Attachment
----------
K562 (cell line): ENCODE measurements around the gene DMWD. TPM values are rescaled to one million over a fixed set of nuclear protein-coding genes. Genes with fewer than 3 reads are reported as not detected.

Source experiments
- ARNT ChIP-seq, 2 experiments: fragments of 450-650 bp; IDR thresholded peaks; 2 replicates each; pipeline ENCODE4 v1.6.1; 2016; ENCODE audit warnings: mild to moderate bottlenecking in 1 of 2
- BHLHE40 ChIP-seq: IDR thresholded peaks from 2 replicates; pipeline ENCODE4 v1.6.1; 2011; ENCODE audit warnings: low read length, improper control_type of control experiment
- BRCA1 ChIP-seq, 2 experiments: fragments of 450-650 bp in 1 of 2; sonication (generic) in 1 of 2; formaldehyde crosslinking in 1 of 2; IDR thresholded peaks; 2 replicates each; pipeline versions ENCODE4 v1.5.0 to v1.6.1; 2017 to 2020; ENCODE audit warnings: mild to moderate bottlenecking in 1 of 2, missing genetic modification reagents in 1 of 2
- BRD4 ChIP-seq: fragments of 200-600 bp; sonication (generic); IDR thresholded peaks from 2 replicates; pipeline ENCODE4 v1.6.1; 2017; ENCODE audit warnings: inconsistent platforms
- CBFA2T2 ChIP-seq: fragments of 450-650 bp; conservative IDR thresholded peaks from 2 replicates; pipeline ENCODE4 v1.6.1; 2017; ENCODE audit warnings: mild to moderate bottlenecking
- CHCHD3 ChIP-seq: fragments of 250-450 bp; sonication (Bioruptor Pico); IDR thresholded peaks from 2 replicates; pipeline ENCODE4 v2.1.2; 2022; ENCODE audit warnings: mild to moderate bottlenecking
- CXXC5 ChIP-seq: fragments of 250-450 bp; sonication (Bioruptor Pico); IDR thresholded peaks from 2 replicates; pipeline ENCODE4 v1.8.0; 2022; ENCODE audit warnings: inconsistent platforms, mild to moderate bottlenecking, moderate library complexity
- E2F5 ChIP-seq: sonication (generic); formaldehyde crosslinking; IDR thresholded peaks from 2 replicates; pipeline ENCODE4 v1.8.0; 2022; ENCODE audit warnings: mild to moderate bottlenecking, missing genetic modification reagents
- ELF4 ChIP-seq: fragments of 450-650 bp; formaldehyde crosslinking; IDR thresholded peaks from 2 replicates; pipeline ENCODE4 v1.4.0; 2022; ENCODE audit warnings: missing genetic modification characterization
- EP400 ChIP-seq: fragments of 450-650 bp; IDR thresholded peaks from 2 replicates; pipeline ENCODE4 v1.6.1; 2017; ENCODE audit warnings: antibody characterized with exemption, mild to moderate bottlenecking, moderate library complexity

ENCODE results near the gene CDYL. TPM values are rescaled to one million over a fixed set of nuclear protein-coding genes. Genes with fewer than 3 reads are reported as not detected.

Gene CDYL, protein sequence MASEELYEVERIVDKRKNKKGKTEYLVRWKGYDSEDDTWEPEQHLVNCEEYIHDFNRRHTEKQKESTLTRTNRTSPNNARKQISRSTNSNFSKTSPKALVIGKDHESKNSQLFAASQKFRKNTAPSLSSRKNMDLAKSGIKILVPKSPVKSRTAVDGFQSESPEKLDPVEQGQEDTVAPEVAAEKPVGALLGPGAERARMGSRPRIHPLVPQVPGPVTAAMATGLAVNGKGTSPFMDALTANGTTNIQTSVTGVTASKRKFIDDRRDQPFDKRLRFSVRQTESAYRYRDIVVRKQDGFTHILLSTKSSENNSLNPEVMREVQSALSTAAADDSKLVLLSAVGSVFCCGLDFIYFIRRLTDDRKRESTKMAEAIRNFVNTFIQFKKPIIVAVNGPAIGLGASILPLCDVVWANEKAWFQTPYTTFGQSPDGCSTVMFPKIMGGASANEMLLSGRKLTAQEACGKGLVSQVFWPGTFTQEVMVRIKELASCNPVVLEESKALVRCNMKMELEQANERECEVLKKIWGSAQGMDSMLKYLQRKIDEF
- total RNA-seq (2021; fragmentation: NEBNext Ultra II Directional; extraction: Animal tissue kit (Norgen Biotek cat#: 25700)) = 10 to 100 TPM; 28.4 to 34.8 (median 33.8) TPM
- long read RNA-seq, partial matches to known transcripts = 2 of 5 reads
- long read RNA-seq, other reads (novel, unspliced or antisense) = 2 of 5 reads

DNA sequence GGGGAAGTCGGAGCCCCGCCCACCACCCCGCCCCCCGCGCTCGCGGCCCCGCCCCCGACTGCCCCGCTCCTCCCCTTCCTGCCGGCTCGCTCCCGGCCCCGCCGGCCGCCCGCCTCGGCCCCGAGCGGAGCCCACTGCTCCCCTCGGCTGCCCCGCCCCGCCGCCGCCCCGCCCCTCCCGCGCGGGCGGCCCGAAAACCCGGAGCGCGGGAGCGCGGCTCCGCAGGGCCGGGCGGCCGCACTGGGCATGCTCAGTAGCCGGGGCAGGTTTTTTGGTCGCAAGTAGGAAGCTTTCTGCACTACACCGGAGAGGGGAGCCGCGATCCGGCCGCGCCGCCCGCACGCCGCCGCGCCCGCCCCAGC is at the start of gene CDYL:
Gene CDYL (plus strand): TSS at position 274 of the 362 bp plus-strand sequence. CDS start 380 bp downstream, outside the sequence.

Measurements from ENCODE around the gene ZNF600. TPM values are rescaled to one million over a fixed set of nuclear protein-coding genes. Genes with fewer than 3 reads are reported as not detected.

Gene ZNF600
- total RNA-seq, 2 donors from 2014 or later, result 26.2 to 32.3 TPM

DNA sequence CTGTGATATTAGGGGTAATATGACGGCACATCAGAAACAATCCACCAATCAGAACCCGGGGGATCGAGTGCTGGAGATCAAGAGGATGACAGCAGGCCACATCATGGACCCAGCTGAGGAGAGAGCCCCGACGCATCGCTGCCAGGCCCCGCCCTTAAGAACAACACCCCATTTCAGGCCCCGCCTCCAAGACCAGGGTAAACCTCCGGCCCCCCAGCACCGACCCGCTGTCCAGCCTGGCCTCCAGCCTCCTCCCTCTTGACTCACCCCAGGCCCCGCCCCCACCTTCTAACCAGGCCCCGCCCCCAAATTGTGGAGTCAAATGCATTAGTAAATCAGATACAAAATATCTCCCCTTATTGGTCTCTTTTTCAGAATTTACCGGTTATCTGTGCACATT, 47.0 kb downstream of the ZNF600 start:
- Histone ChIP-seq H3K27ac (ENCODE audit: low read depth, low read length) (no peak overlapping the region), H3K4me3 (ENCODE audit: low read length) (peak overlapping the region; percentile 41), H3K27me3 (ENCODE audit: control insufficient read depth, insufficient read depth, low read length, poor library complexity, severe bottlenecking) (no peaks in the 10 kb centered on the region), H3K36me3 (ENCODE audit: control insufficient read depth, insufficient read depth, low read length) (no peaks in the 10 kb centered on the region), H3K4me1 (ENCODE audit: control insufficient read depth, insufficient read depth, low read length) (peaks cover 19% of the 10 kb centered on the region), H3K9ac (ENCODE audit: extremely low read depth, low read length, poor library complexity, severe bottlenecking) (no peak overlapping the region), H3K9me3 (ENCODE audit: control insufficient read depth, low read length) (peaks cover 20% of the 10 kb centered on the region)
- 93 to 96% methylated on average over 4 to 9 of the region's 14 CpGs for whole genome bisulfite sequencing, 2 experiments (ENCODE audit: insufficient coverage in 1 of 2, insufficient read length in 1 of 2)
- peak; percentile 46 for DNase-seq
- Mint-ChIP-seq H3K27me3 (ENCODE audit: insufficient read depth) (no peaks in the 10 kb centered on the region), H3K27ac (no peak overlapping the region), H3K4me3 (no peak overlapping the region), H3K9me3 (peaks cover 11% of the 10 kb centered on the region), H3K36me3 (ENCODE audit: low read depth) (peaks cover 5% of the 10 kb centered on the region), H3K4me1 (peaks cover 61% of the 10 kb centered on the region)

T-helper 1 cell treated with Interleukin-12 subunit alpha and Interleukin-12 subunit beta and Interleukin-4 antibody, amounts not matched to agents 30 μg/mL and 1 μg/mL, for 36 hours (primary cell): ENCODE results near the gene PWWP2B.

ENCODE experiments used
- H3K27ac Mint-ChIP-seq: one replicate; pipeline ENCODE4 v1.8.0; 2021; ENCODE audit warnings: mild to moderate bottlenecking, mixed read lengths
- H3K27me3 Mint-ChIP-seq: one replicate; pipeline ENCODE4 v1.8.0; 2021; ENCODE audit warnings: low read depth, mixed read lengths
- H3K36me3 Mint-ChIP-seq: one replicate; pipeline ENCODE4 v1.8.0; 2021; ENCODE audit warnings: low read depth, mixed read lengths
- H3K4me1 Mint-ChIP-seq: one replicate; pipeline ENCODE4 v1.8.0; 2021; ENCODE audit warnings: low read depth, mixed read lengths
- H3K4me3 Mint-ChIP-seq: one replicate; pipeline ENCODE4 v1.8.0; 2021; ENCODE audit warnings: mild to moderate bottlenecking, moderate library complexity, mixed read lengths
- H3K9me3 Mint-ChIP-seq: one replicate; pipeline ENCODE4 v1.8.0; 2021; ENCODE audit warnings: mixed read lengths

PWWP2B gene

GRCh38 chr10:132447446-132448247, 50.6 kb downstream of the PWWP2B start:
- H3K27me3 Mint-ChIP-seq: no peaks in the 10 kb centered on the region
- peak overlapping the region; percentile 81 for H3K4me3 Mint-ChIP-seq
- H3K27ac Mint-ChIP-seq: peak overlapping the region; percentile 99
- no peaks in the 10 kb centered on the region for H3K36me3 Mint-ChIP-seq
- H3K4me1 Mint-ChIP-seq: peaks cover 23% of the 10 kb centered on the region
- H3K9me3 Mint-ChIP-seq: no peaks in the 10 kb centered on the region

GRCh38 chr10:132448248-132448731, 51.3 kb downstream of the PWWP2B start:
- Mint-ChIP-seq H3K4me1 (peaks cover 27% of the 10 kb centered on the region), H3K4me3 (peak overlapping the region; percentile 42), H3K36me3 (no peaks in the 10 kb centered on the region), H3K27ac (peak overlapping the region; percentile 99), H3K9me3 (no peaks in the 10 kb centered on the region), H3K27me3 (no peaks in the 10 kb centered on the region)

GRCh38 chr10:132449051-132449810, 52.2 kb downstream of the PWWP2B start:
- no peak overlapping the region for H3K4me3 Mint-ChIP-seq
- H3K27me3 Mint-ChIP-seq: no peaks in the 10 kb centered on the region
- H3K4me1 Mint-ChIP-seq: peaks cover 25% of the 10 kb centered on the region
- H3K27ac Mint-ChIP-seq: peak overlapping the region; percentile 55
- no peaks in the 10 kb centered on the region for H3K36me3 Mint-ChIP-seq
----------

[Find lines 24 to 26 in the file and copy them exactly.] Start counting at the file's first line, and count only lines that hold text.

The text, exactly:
- Histone ChIP-seq H3K27ac (ENCODE audit: low read depth, low read length) (no peak overlapping the region), H3K4me3 (ENCODE audit: low read length) (peak overlapping the region; percentile 41), H3K27me3 (ENCODE audit: control insufficient read depth, insufficient read depth, low read length, poor library complexity, severe bottlenecking) (no peaks in the 10 kb centered on the region), H3K36me3 (ENCODE audit: control insufficient read depth, insufficient read depth, low read length) (no peaks in the 10 kb centered on the region), H3K4me1 (ENCODE audit: control insufficient read depth, insufficient read depth, low read length) (peaks cover 19% of the 10 kb centered on the region), H3K9ac (ENCODE audit: extremely low read depth, low read length, poor library complexity, severe bottlenecking) (no peak overlapping the region), H3K9me3 (ENCODE audit: control insufficient read depth, low read length) (peaks cover 20% of the 10 kb centered on the region)
- 93 to 96% methylated on average over 4 to 9 of the region's 14 CpGs for whole genome bisulfite sequencing, 2 experiments (ENCODE audit: insufficient coverage in 1 of 2, insufficient read length in 1 of 2)
- peak; percentile 46 for DNase-seq